Image Processing for Adaptive Optic SystemS
Image Processing Methods for Adaptive Optic Systems
Douglas G. Currie, Petras V. Avizonis
Astro-Metrology Group, Dept. of Physics
University of Maryland at College Park
The Astro-Metrology Group at the University of Maryland at College Park
is currently researching the problem of generating improvements in
images recorded using the already much improved Adaptive Optic telescope
systems such as the Starfire Optical Range (SOR) [Fugate] and the
European Space Observatory [Hubin].
adaptive telescopes compensate for
atmospheric distortion effectively for objects that lie within the
system's isoplanatic patch. For objects that lie within the field of
veiw, but outside the isoplanatic patch, the Point Spread Function for
the image becomes dependant upon the distance from the guide star. In
this situation, it becomes diffeicult to use deconvolution methods to
increase the image resolution due to this divergence of the PSF. Below
are two images, the first is one which shows an image of Trapezium as
seen by the SOR system at Phillips Labs, Albuquerque [Image courtesy of
Bob Fugate]. The second image shows the distribution of star widths as
a funciton of distance away from the guide star.
What we see in the second figure is that the widths of the stars
clearly diverge from that of the guide star (at the center), which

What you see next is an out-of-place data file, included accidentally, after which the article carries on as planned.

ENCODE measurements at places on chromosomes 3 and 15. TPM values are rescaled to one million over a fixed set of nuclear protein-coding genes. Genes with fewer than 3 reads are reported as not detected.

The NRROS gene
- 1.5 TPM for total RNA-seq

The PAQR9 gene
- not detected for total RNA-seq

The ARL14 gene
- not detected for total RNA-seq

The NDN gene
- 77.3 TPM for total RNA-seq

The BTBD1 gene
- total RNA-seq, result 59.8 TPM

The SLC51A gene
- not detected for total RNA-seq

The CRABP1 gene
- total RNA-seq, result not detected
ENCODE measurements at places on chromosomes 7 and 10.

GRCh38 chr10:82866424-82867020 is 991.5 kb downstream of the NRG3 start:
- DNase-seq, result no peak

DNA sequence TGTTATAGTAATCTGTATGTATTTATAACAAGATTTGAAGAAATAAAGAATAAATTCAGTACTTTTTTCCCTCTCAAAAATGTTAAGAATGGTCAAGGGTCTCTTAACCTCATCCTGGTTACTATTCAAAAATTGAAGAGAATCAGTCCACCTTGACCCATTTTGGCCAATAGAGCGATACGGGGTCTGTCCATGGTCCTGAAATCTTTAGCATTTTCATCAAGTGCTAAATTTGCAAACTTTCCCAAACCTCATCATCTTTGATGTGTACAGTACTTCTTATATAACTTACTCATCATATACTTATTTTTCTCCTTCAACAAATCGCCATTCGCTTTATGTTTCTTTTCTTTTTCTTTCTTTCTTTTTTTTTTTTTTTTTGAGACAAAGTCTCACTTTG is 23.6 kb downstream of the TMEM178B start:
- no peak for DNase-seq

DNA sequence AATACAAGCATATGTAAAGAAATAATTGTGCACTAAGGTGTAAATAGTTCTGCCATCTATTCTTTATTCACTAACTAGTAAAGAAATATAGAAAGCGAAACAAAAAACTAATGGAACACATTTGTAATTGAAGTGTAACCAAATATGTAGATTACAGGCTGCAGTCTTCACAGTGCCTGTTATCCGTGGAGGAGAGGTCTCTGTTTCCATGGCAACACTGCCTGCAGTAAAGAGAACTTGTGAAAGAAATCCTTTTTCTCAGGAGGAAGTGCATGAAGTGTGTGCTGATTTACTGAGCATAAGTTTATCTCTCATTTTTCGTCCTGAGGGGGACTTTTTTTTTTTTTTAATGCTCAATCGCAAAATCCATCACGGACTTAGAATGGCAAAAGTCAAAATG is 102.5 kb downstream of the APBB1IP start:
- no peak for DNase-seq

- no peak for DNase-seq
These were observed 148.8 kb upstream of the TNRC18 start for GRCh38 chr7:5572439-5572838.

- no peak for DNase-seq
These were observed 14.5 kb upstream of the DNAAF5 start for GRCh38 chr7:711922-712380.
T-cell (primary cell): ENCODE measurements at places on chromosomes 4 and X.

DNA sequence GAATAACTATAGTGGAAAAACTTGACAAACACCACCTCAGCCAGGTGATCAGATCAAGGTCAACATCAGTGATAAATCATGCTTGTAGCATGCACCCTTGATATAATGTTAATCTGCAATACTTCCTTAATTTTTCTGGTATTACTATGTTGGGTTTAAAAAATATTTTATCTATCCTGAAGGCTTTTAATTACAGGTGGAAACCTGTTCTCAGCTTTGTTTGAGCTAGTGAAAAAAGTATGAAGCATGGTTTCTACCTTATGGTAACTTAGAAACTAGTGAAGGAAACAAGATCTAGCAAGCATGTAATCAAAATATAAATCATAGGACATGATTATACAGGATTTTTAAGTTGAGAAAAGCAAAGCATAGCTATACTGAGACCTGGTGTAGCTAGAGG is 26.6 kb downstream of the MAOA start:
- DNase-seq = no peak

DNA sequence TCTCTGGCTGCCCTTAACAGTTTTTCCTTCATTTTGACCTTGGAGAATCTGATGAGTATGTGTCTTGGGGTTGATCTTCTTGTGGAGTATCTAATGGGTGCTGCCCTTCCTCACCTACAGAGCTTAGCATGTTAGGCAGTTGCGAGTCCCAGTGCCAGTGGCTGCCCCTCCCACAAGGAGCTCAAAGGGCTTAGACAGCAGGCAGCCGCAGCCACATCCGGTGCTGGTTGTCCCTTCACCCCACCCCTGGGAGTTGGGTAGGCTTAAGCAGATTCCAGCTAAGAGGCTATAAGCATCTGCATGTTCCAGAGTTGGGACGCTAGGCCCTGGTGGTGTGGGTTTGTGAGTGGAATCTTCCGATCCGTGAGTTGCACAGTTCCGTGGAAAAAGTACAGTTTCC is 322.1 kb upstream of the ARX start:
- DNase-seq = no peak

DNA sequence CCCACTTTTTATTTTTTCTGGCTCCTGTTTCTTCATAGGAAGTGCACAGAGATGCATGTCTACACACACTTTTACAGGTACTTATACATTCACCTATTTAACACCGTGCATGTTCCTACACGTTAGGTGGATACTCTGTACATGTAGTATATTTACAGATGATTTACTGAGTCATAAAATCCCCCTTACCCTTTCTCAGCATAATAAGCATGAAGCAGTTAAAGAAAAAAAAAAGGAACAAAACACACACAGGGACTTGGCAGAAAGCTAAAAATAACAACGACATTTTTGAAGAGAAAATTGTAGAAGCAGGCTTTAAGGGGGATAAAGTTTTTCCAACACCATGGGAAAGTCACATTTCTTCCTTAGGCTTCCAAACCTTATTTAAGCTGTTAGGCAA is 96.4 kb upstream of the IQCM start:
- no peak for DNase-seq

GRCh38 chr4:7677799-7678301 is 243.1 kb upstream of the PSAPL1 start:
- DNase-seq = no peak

implies that deconvolution of the FOV using the guide star as the PSF
will not yield good results at the edge of the image since the PSF is
not valid there.
currently we are working with a synthetic field which has quadratic broadening
of the stars as they are seen farther from the center of the FOV.
Our approach is simple, that is to attempt to remove the broadening
of the stars in the FOV, then deconvolve, then re-insert the broadening
to retain the original scales of the image. A preliminary attempt at
this yielded promising results, as shown in the figure below.
What we see in this result, is the + data points represent the
actual widths, which we note are broadened quadratically. The * points
are the measured widths after deconvolving the entire image with the
central star, or the guide star. Clearly, the improvements in widths
using a straight deconvolution are not as good at the edges of the FOV
as they are near the center. The diamonds, on the other hand, represent
the results of our Warped-Lucy Deconvolution, and it is clear that the
improvements (roughly a factor of 2) in widths are uniform across the
entire field, not only near the guide star. The scatter of the
Warped-Lucy data points is due to shearing effects in our current
procedure of removal of broadening.
work is currently underway to reduce the shearing effects of our
current procedure, then plans are to apply the procedure to the T44/SOR
image at the top of this page (as well as other fields obtained by AO
systems). Our main interest in performing these improvements is in
order to process extended objects which have very fine spatial features
such as the plasma clouds near the core of Eta Carinae, but we have
determined that the best scenes to develop these tools are clusters of
stars since they better show the strengths and weaknesses of various
algorithms and selected parameters.
Please excuse any components of this page that do not work yet - it's all still evolving.
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